Digital learning: just do it

2 minutes

Want it, expect it but can’t do it. That seems to be the message from the latest TM benchmark data launched this week. For anyone who tracks the benchmark this will come as no surprise. The problem is that there are some persistent, potentially insurmountable, challenges that don’t seem to go away.

We know this because the benchmark is a longitudinal research study which it means it tracks the same data points year after year and has now been doing so for 13 years.

However you want to frame the data, it once again paints a worrying picture.

Take blended learning. Only 23% of L&D professionals offer a blend of face-to-face and online learning. But 78% are looking to increase this in the next two years. OK, but why in 2017 is this figure so low? The same question can be leveled at formal learning. Currently only 22% of formal learning is wholly online but 72% are looking to increase this in the next two years.

So what’s causing this persistent inaction? One reason might be the lack of relevant skills. Look at the skills map below and you can see three things that might serve as an explanation. First, that face to face training skills are a strength. Second, that most other skills, from digital learning design to evaluating impact, remain a challenge. And third, very little progress has been made in developing the skills that are required by organisations.

Screenshot 2017-12-05 10.06.37

Why has so little progress been made on the skills agenda? That’s a question heads of L&D and the professional bodies need to mull over. Are we letting L&D professionals down by not accelerating skills development in the skills we know businesses need? And what about personal accountability for developing digital skills – are L&D professionals doing all they can to build their knowledge and skills?

The benchmark shows there is no lack of ambition to achieve amazing things with learning technologies, so ambition isn’t the problem. So why isn’t there a bigger impact?  The problem isn’t isolated to skills. The data shows that cost is the number one challenge to successful use of learning tech. Interestingly, L&D says the number two challenge is a lack of skills amongst employees to manage their own learning. Am I reading this right? L&D professionals say they don’t have the right skills to make a success of learning technologies and they think employees don’t have the skills to successfully use learning technologies. I make it that there is a huge digital skills challenge in  organisations. Or am I missing something?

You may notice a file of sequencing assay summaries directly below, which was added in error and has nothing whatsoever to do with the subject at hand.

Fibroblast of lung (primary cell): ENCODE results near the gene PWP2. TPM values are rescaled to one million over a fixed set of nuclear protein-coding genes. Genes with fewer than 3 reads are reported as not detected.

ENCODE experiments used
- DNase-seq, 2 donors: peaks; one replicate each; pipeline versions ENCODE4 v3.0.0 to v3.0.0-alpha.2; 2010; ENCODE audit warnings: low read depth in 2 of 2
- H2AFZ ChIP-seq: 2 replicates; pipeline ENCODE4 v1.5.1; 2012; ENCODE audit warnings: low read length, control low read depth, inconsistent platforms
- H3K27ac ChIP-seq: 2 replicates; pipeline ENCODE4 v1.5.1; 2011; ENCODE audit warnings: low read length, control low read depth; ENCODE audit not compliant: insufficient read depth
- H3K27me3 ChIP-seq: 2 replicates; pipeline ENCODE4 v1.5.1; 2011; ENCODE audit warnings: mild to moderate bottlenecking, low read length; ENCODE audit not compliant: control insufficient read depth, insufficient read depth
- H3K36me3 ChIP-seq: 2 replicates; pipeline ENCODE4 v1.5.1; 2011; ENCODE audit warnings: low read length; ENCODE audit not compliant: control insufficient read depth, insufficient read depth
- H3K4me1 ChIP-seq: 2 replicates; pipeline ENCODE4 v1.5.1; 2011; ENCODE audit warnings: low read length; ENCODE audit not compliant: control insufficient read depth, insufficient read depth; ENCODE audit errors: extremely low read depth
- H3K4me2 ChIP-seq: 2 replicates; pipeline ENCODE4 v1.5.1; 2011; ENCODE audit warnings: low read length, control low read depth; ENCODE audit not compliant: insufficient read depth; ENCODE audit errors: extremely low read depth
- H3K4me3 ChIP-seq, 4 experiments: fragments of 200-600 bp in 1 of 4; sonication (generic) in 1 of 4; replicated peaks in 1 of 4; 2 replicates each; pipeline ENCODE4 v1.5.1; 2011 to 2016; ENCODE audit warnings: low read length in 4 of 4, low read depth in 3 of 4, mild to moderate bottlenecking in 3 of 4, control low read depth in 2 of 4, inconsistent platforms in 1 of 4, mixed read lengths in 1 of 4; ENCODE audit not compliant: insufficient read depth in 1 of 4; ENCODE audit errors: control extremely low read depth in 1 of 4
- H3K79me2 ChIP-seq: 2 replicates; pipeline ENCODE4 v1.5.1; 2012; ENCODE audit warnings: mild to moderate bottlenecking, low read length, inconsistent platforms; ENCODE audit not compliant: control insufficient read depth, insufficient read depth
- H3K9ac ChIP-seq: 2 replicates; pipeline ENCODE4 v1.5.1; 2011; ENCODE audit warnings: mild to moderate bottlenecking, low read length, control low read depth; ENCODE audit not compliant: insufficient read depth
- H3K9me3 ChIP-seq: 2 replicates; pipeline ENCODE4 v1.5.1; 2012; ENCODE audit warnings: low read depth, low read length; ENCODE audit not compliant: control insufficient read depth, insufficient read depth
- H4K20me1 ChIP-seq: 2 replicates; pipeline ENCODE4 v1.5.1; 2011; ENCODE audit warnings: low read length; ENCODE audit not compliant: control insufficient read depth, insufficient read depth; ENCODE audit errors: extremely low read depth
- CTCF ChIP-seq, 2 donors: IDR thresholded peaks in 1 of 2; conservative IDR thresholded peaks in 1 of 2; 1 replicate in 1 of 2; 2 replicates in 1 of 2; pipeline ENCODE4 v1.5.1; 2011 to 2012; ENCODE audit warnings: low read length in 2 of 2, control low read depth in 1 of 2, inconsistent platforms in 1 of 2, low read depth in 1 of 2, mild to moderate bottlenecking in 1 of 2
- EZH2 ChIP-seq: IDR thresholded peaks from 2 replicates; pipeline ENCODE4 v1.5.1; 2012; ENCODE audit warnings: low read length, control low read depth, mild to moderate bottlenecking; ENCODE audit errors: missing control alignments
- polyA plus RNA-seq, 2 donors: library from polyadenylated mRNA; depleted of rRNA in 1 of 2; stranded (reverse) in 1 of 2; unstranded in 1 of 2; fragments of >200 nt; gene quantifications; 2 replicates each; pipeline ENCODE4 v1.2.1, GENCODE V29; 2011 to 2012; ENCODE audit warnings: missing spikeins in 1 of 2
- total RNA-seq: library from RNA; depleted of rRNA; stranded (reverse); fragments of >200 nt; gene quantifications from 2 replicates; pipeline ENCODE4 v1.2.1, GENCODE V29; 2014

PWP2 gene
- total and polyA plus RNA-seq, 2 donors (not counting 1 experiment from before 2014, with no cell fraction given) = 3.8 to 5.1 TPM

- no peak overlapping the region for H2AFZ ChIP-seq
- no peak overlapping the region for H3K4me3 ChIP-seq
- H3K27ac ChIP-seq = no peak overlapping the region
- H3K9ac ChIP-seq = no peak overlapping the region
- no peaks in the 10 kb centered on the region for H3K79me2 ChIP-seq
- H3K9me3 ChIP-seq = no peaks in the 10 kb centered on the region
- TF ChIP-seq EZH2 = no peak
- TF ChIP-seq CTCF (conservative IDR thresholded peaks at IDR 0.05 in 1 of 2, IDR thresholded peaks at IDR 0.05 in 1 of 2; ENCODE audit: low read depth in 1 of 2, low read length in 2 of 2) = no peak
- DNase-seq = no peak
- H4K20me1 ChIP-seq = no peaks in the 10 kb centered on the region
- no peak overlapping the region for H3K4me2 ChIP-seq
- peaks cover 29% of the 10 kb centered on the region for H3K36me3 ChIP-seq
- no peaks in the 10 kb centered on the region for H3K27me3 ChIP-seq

It is easy to pull out a few data points to make a point but there is good reason to make this point about digital skills. Many of the technologies we are talking about here are mature at 10-plus years old and more. Take into account the lag time from new technology launch to wider acceptance into the market and you would still expect L&D to be comfortable using these technologies. But that isn’t the case. It would seem there are some deep-rooted barriers here which can’t be explained away by blaming employees’ ability to use technology because they are using technology – they use it all the time outside of work.

So what’s the answer here? It is for all L&D professionals to learn about technology. Learn about its application and use it and explore what it can do for you, your team and organisation. The key here is to make yourself accountable to do this. As we are fast approaching 2018 then maybe this should be your New Year’s resolution.

  • Read the latest Towards Maturity Benchmark report here.

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